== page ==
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Hilo Students to Send CubeSat to Space

August 25, 2019, 2:08 PM HST
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A student from the Lava Tubes Rocketry Team checks out a model of the CubeSat. PC: University of Hawai‘i

Hawai‘i Island students are contributing to a project, which will soon be accurately described as out of this world—literally.

The University of Hawaiʻi at Mānoa Institute for Astronomy (IfA) is teaming up with the Hawai‘i Science and Technology Museum (HSTM) and Hilo students to launch a mini-satellite, or CubeSat, into space, a UH press release said. HSTM was recently awarded the DREAM Payload Program grant from Firefly Aerospace.

Once deployed from Firefly’s Alpha launch vehicle, the HSTM CubeSat will collect the data for its four missions in science, art, engineering and education.

“The main objective of our CubeSat mission is to bring more aerospace curriculum to the students of Hawaiʻi Island,” said Christian Wong, director of HSTM. “We’re actually going to space.”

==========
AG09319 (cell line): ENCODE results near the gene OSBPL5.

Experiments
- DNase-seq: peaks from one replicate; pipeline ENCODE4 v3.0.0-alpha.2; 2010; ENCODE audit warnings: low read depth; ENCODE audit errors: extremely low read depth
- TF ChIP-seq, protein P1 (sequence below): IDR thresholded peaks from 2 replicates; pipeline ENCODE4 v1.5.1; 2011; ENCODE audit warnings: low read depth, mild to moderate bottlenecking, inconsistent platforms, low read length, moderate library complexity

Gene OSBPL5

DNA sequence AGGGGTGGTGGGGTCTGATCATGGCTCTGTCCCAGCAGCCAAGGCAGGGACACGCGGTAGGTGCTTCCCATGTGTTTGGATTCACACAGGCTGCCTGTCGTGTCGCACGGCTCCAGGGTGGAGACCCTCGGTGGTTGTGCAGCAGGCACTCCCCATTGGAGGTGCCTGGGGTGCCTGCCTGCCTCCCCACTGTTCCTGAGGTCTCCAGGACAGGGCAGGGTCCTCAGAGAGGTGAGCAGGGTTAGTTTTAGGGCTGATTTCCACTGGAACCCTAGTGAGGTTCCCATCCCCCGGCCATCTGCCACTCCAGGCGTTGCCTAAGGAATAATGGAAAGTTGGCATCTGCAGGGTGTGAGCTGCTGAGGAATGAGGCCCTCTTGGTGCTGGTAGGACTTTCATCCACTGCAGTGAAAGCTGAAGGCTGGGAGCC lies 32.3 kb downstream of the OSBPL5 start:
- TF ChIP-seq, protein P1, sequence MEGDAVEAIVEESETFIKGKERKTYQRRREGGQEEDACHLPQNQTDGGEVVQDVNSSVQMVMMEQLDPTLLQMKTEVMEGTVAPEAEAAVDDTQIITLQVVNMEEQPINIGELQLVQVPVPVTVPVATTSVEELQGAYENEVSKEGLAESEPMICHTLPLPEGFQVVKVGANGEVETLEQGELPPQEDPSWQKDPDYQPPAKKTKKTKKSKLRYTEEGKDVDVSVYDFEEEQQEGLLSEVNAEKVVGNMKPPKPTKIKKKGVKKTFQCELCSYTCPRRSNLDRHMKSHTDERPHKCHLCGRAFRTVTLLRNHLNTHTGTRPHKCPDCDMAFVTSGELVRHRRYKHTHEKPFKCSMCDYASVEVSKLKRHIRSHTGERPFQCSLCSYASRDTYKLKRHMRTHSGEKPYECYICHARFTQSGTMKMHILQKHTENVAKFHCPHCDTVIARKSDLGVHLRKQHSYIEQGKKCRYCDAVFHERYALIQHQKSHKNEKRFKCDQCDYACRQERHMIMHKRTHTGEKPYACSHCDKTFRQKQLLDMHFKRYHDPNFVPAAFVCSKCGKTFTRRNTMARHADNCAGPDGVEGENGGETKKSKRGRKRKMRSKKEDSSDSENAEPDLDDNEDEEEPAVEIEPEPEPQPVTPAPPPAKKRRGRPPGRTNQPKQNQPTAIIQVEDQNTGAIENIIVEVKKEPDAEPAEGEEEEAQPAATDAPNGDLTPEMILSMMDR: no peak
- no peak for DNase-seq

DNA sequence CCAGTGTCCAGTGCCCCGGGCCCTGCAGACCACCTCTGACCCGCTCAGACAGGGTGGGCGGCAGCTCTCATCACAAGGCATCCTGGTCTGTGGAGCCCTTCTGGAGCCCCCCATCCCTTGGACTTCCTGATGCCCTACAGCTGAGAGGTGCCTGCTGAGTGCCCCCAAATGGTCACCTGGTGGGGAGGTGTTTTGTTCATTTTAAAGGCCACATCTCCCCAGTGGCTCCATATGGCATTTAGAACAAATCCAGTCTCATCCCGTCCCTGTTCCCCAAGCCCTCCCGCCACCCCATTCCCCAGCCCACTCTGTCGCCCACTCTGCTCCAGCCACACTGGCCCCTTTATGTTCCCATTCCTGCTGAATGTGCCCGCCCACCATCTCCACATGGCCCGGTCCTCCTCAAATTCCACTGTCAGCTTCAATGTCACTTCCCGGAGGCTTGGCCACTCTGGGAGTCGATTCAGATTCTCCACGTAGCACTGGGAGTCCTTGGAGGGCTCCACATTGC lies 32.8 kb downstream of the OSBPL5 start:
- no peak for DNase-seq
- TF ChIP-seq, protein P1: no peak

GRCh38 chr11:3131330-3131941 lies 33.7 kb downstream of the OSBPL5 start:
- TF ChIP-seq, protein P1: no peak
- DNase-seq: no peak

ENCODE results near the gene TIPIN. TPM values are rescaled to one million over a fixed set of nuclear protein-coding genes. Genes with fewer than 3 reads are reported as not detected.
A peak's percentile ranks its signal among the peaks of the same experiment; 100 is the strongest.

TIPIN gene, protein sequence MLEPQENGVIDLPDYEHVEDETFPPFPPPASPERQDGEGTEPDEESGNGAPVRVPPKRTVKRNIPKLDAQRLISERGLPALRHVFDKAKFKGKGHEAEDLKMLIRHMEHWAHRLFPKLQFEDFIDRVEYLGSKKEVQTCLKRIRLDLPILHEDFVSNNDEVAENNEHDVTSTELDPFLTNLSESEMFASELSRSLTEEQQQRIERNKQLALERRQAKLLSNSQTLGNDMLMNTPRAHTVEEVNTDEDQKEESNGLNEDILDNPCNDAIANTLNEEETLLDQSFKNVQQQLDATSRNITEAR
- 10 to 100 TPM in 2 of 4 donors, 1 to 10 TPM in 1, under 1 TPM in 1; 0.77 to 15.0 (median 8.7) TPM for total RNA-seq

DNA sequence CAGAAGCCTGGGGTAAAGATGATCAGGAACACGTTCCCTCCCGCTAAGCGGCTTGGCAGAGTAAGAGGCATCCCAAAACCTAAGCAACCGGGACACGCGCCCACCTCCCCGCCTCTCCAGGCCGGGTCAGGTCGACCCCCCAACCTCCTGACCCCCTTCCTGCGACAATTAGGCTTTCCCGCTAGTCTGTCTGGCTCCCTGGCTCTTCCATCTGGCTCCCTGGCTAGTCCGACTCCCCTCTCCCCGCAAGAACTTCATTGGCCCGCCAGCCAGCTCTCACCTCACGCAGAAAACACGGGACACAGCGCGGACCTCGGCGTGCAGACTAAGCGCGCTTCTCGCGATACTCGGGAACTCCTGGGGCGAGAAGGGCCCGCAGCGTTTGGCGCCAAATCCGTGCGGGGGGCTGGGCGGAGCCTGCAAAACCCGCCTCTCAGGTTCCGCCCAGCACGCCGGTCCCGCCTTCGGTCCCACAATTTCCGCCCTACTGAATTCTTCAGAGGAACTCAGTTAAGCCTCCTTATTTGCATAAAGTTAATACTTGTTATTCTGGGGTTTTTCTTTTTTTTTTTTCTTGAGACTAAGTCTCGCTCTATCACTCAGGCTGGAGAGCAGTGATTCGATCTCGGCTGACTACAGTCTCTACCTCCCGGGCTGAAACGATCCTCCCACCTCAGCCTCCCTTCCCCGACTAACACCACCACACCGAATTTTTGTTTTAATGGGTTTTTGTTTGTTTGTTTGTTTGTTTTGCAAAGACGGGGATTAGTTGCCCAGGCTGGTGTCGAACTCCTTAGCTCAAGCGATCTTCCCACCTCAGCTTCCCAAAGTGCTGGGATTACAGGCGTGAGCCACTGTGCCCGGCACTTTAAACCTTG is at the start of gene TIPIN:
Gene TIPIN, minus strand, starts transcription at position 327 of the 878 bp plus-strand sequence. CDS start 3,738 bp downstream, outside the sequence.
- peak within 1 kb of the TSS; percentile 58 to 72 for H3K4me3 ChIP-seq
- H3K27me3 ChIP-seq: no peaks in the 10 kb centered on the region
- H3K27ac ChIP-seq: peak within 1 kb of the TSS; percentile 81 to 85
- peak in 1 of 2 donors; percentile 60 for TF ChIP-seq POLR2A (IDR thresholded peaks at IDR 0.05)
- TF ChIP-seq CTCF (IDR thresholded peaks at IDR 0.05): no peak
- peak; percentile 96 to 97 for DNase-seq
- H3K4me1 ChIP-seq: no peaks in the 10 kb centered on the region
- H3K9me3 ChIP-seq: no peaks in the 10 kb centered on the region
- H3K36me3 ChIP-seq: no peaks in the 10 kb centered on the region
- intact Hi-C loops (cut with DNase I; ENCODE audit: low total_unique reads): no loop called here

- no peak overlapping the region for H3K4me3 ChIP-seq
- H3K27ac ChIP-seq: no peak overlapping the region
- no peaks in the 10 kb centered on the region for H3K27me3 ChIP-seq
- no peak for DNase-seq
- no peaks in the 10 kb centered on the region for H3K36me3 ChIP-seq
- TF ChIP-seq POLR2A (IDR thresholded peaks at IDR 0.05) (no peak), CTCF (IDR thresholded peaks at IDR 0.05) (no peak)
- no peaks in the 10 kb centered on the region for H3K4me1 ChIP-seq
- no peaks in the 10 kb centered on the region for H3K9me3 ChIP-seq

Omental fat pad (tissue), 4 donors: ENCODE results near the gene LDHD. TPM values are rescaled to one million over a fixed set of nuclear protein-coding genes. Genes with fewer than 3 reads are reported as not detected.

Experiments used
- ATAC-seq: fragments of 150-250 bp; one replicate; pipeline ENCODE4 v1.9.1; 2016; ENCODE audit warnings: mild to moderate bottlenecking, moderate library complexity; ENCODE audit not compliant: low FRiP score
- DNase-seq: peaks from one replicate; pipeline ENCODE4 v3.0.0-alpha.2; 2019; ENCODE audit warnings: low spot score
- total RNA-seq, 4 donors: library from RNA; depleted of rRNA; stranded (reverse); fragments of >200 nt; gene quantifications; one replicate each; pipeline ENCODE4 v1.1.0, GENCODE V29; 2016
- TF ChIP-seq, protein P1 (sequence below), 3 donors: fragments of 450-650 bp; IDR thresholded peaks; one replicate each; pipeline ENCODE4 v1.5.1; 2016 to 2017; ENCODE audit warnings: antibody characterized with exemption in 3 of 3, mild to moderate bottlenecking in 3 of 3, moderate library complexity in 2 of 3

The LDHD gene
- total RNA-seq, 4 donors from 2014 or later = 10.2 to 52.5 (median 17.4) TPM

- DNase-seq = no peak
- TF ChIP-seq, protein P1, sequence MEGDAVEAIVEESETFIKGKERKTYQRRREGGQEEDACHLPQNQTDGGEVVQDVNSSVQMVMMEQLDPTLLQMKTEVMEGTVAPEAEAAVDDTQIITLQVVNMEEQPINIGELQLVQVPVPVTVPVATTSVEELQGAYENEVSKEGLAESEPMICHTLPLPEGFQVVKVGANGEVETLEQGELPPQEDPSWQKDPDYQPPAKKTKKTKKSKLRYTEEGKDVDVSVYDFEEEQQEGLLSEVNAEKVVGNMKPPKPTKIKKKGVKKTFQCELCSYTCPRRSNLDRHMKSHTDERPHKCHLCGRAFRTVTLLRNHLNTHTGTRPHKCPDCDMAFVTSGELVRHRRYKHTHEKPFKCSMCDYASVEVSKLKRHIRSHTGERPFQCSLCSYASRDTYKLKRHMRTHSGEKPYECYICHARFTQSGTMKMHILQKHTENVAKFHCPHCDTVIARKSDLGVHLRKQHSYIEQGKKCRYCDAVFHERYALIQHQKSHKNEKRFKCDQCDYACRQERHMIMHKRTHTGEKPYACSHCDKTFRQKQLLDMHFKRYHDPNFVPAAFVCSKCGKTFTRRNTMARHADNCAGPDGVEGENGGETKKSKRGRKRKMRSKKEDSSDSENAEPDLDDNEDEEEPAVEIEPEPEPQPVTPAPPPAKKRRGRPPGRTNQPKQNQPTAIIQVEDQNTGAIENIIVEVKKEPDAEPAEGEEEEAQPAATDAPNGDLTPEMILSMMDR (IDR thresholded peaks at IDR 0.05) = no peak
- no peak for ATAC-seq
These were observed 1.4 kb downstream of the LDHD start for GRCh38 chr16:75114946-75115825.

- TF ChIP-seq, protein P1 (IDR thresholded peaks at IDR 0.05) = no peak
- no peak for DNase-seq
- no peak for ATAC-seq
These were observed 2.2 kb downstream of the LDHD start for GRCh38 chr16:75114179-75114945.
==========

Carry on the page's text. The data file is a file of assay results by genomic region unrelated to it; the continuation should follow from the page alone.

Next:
The satellite and electronics will be assembled at IfA’s clean room in Hilo, and subsequently transported to Vandenberg, California, for launch in 2020. Clean rooms are specialized spaces where contaminants are kept to low levels for the manufacture or assembly of delicate equipment, the release said.

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“Having our local astronomy community right here in our own backyard is going to be invaluable to this mission,” said Wong. “Knowing that we can rely on their resources and expertise, particularly for the instrumentation and testing, is invaluable. There are so many benefits to being able to partner locally with world-class research institutions.”

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CubeSat is part of a new HSTM aerospace program based out of Hilo Intermediate School, which will include creating lessons for distribution to other local schools, as well as forming a team to compete in the NASA Student Launch Initiative for middle and high school students. Currently, there are 20 Hawaiʻi Island students selected to form the Lava Tubes Rocketry Team.

Electrical engineer Amber Imai-Hong, Waiākea High and UH graduate, advises the group remotely from the Hawaiʻi Space Flight Lab based on the UH Mānoa campus.

HSTM is looking for private and corporate donors to help cover the costs of the community aerospace program, estimated at approximately $50,000, which would include the expense of the CubeSat mission. HSTM will be documenting their CubeSat build and launch through social media as well as on their website (also @HawaiiScience and @HawaiiScienceMuseum).

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